Consumer Confidence hit the best reading since July 2001, while home prices and consumer inflation have also been on the rise.

Housing prices posted strong gains through the end of 2016. The S&P/Case-Shiller 20-city Home Price Index saw a 5.6 percent annual gain from December 2015 to December 2016, as low housing inventory continued to fuel rising home prices. Within the index it showed that Seattle, Washington; Portland, Oregon; and Denver, Colorado had the largest year-over-year gains.

Pending Home Sales, which is a future-looking indicator based on contract signings, were down a disappointing -2.8 percent in January, below the 0.9 percent expected, per the National Association of REALTORS®. December Pending Home Sales also were revised lower to 0.8 percent from 1.9 percent.

In economic news, the second reading of fourth quarter 2016 Gross Domestic Product (GDP) matched the first reading of 1.9 percent, just below the 2.1 percent expected even though consumer spending surged. GDP is the value of goods and services produced by the nation's economy and it's considered one of the broadest measures of economic health.

Inflation data ticked up in January as Core Personal Consumption Expenditures (PCE), which strips out volatile food and energy prices, rose 0.3 percent from December. The headline PCE index (which includes food and energy) rose to 1.9 percent year over year, the biggest 12-month gain since October 2012.

Higher inflation can take a toll on Mortgage Backed Securities, reducing their value and negatively affecting the home loan rates tied to them. The record high Stock rallies experienced with the Dow, NASDAQ and S&P 500 also weigh down Bonds.

For those in the market for a new or existing home, home loan rates remain in historically low territory despite recent market volatility.

If you or someone you know has any questions , please don't hesitate to contact me.

Forecast for the Week

What direction will the 2017 job growth trend line go after a strong start in January?

Economic news kicks off on Wednesday with the ADP National Employment Report and Productivity numbers from the fourth quarter of 2016.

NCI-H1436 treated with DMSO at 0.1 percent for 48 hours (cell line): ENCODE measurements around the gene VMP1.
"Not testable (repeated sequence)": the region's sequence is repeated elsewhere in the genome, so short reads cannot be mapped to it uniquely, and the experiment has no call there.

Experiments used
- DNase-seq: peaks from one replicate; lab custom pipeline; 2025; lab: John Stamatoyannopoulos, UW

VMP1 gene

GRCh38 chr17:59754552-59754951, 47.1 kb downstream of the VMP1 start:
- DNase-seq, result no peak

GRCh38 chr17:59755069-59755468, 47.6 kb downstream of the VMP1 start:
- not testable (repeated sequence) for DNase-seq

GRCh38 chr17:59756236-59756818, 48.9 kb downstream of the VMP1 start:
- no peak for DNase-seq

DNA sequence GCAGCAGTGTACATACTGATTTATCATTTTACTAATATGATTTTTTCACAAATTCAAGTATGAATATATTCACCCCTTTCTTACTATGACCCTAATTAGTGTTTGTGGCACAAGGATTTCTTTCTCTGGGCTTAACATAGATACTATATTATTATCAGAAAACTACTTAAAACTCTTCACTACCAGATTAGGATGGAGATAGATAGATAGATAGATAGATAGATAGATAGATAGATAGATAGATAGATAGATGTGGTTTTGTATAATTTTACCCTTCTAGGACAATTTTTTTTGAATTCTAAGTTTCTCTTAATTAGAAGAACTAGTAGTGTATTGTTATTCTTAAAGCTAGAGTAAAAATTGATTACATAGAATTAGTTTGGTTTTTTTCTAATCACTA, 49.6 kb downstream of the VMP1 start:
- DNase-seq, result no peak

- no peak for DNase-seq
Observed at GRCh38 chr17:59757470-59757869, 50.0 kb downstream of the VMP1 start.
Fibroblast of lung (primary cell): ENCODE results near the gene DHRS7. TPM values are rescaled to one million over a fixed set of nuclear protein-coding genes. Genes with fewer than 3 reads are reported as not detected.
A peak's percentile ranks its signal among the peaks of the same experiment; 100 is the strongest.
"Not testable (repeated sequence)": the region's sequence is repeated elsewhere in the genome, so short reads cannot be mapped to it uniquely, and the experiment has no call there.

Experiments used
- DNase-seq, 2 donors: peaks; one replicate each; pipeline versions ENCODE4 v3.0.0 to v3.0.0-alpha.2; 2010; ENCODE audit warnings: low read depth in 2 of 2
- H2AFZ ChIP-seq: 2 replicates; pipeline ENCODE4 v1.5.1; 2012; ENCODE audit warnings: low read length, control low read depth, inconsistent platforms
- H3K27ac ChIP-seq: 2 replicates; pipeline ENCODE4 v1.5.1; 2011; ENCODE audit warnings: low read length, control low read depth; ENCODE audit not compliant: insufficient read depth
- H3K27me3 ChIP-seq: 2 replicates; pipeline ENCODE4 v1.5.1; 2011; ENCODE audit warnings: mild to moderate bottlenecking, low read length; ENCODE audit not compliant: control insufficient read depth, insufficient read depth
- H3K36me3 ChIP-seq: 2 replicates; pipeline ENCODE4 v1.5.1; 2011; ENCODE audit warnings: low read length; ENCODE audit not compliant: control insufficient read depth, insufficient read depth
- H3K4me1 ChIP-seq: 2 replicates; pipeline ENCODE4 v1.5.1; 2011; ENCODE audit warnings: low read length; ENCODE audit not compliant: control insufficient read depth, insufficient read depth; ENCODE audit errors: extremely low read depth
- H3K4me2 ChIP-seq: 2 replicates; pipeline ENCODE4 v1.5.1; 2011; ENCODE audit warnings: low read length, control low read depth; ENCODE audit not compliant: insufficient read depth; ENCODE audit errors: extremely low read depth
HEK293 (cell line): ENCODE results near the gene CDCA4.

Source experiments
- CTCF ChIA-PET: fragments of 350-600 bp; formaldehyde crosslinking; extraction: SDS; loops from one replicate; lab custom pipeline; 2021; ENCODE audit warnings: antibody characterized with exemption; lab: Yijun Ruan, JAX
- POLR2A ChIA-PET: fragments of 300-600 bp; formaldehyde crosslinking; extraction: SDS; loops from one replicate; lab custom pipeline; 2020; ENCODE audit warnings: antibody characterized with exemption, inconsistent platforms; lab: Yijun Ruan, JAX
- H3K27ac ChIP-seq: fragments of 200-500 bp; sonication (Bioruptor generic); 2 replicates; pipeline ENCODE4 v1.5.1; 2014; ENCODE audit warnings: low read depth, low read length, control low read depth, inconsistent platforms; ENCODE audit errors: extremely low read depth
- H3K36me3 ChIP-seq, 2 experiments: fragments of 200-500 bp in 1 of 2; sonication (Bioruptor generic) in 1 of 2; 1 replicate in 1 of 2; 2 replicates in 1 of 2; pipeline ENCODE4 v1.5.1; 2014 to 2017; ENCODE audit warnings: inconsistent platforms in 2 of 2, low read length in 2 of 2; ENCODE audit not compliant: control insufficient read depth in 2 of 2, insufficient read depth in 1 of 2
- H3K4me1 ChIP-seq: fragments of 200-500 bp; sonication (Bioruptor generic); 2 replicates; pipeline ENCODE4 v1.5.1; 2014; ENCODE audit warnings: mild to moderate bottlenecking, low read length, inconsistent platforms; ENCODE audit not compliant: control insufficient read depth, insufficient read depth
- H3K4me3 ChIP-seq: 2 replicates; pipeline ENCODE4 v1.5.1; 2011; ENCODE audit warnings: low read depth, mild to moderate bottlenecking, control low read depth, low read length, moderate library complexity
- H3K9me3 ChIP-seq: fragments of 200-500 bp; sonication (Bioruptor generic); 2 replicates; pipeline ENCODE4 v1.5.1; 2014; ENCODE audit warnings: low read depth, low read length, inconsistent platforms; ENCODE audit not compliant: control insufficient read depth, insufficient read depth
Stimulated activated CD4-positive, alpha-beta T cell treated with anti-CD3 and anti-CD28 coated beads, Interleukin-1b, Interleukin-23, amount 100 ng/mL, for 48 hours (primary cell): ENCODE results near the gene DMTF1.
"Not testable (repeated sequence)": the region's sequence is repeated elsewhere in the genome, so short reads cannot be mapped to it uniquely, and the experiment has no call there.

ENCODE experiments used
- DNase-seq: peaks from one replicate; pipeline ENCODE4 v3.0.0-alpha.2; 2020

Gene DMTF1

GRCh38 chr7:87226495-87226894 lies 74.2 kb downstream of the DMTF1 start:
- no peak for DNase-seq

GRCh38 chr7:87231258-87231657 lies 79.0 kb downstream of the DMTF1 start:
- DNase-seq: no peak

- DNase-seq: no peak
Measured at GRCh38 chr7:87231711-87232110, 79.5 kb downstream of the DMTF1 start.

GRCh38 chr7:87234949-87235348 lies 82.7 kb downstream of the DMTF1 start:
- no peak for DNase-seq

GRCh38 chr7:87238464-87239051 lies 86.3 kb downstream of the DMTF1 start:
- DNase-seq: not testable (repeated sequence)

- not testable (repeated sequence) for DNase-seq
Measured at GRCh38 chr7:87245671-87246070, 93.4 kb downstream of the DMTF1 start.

As usual, weekly Initial Jobless Claims will be released on Thursday.

On Friday, look for the Jobs Report for February, which includes Non-farm Payrolls, Average Hourly Earnings, the Unemployment Rate and the Average Work Week.

Remember: Weak economic news normally causes money to flow out of Stocks and into Bonds, helping Bonds and home loan rates improve. In contrast, strong economic news normally has the opposite result. The chart below shows Mortgage Backed Securities (MBS), which are the type of Bond on which home loan rates are based.

When you see these Bond prices moving higher, it means home loan rates are improving. When Bond prices are moving lower, home loan rates are getting worse.

To go one step further, a red "candle" means that MBS worsened during the day, while a green "candle" means MBS improved during the day. Depending on how dramatic the changes are on any given day, this can cause rate changes throughout the day, as well as on the rate sheets we start with each morning.

As you can see in the chart below, Mortgage Bond prices were driven downward recently as Stock markets posted record highs. Despite the volatility, home loan rates are still in attractive territory.

Chart: Fannie Mae 3.5% Mortgage Bond (Friday Mar 03, 2017)